"Our platform gives the development of new antibiotics a turbo boost"

The researchers used VersaTile to make a lysin for the dangerous Iraqi bacterium, which was responsible for many wound infections during the war in Iraq.  (large view)

The researchers used VersaTile to make a lysin for the dangerous Iraqi bacterium, which was responsible for many wound infections during the war in Iraq.

(04-06-2020) Researchers at Ghent University and KU Leuven present a new platform that allows a faster shift towards alternatives for antibiotics: VersaTile.

Harmful bacteria react less and less to common antibiotics. The infections they cause are increasingly deadly. World health therefore urgently needs alternative antibacterial agents.

"Our VersaTile platform gives the development of new antibiotics a super boost", say researchers at Ghent University and KU Leuven.

The fight against superbacteria

"Traditionally, we fight superbacteria with antibiotics, small molecules that sabotage the bacterial cell. Unfortunately, antibiotics no longer work well in some cases. The DNA of the bacterium modifies and the cell becomes resistant," says Professor Rob Lavigne of KU Leuven.

"Moreover, the search for new molecules to kill bacteria is difficult. Hardly any new drugs make it onto the market. It is crucial that scientists work together in the fight against bacterial infectious diseases. Because it is urgent. Antibiotic resistance is advancing."

VersaTile is a platform set up by Professor Yves Briers of Ghent University with his Leuven colleague Rob Lavigne. The shared know-how enables them to develop a new class of antibacterial agents on a large scale.

‘Cutting up’ superbacteria

An alternative to traditional antibiotics are enzyme-based antibiotics, or enzybiotics for short. These enzybiotics use lysins.

"Lysins are proteins that cut up the cell wall of bacteria," says Professor Yves Briers. "It's a totally different way of destroying bacteria. The chance of developing resistance is much smaller."

"The bacteria don't have time to modify their genetic material because the lysins cut up their surface. A first naturally occurring lysin is in advanced clinical trials. The problem is that this natural lysin can only cut one type of bacteria, while we need to tackle multiple hospital bacteria."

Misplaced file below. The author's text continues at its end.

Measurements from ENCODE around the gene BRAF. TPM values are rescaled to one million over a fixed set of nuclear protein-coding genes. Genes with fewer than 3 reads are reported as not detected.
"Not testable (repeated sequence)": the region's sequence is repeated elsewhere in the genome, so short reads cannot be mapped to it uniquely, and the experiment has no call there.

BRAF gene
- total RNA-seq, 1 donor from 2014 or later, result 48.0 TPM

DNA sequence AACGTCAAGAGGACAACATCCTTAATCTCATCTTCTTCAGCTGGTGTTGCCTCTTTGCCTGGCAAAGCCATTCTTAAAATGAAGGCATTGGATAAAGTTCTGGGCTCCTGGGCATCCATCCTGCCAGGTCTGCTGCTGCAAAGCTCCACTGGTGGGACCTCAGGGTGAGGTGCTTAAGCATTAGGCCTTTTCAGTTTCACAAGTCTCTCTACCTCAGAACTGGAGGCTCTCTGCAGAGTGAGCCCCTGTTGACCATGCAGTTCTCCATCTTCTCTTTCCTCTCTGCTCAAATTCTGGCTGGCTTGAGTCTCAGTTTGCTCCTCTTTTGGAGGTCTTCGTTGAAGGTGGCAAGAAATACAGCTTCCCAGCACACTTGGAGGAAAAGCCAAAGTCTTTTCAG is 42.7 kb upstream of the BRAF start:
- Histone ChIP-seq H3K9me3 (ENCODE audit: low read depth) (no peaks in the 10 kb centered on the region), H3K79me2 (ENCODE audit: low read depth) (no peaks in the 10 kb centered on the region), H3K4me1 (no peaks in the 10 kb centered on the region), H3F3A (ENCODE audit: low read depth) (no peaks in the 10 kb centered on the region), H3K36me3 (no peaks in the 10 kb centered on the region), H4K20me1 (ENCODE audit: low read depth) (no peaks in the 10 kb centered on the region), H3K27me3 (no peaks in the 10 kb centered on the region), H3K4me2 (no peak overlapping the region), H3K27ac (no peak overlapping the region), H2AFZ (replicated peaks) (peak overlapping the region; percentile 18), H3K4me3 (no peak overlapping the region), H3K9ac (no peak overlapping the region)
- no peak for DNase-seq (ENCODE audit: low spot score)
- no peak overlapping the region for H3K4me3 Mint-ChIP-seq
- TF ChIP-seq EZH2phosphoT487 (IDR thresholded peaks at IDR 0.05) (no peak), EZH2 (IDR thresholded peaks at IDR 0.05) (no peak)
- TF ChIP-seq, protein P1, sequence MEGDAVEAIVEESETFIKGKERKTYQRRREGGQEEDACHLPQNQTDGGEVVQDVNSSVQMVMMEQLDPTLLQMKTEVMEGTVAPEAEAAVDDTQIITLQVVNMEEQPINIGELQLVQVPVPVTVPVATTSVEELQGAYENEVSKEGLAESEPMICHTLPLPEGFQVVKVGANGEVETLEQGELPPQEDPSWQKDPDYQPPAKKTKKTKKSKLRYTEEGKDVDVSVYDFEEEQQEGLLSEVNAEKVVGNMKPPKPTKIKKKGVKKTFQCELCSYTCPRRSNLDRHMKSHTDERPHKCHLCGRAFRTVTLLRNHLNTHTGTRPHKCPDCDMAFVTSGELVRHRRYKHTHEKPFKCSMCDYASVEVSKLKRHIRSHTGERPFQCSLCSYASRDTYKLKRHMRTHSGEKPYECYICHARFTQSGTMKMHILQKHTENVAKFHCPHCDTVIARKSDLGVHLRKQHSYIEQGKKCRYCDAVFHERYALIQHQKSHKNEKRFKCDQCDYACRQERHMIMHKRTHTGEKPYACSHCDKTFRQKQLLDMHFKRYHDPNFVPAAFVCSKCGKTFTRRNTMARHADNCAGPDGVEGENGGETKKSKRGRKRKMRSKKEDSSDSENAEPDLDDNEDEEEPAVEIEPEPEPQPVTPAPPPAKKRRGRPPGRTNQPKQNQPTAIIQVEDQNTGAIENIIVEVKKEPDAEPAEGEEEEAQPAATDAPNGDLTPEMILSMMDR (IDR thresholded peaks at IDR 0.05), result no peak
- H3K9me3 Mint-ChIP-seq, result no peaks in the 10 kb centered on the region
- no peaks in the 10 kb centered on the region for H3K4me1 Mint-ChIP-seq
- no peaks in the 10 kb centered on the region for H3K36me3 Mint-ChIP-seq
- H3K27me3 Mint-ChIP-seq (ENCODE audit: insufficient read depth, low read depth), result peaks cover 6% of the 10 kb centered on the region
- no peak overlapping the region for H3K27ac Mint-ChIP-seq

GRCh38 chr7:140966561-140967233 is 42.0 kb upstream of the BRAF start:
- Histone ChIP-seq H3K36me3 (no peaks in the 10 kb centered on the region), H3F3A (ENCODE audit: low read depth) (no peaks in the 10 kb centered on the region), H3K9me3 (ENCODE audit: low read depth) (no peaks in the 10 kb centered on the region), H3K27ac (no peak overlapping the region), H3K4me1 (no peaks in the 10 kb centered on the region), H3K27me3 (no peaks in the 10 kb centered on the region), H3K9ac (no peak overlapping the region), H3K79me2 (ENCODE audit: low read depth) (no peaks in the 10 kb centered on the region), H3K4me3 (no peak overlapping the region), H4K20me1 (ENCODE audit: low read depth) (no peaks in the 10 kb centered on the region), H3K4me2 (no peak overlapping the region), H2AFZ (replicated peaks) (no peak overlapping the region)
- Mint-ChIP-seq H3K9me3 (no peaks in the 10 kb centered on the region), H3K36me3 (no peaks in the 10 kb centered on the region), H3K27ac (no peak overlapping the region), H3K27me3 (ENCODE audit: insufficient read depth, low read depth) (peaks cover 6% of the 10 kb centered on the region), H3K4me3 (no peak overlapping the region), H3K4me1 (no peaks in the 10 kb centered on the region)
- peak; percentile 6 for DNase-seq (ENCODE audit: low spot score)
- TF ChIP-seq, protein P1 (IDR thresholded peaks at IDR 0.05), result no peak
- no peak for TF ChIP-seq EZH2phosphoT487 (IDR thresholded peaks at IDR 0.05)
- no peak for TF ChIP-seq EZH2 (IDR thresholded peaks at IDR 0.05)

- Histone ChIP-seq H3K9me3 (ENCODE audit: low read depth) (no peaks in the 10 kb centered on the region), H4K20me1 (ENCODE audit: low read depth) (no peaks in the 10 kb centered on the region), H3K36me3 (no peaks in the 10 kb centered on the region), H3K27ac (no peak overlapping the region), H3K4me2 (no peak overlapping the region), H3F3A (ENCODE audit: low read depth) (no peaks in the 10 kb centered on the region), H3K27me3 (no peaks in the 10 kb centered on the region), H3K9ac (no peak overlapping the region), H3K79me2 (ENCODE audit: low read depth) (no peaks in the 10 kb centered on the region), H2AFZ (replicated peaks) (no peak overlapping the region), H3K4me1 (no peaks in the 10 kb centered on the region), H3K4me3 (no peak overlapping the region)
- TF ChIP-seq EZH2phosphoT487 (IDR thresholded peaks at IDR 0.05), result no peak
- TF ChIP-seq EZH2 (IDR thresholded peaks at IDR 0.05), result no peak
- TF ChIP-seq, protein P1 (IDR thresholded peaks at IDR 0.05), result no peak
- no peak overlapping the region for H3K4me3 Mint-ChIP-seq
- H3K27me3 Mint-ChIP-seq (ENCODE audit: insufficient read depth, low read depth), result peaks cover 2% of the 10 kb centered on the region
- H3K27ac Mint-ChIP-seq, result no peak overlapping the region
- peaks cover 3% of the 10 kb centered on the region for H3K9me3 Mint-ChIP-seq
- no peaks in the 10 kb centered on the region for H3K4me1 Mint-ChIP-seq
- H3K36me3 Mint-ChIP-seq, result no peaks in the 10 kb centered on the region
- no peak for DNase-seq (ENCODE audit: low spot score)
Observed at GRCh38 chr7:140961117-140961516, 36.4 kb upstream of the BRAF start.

"Using protein engineering we were already able to develop new lysins for a number of types of superbacteria. It was a slow process that yielded a handful of usable lysins that found their way to the market. But we wanted more! We wanted to make millions of lysins quickly and efficiently to select the strongest shredders. Superbacteria don't wait."

A construction kit of proteins

Ghent University and KU Leuven have now patented VersaTile. In the leading scientific journal Science Advances, the researchers show how they used VersaTile to make a lysin for the dangerous Iraqi bacterium, which was responsible for many wound infections during the war in Iraq.

But in the meantime, the superbacteria are also found in hospitals.

The VersaTile lysins proved capable of killing the multidrug-resistant Iraqi bacteria in human serum, which is quite a hostile environment for many synthetic proteins. It offers the prospect of intravenous use in patients with infection wounds.

"VersaTile is a construction kit of pieces of protein. Some pieces identify the bacteria, others pierce and cut up the cell wall. It's all about cleverly combining and building," says Hans Gerstmans, who is doing a PhD on VersaTile.

"It's like lego. With just a few bricks you can build an enormous number of combinations. Thanks to the VersaTile platform, you can quickly and efficiently click different pieces of protein together and test them. After the first tests, you choose the best lysin and combine again, each time with that one dangerous super bacterium in mind. VersaTile evaluates and learns, generating a new generation of ultra-powerful lysins".

Focused on the future

The lysins against the Iraqi bacteria were a pilot project of VersaTile.

The platform can also produce lysins for other dangerous bacteria, whether it concerns urinary tract infections, lung infections or other conditions.

"The next challenge lies with large-scale screenings: quick and testing as many combinations as possible," says Professor Jeroen Lammertyn of KU Leuven.

"It means that we have to rescale the entire platform to nanoscale. The intention is to test candidate proteins by millions at a time in order to be able to build the right lysins".

The pharmaceutical industry can use the construction kit to develop antibacterial agents. But proteins are also of great importance outside the medical world. VersaTile has a broad potential for future applications, as the 'construction kit method' can also be used for other types of proteins that are of industrial or medical importance.

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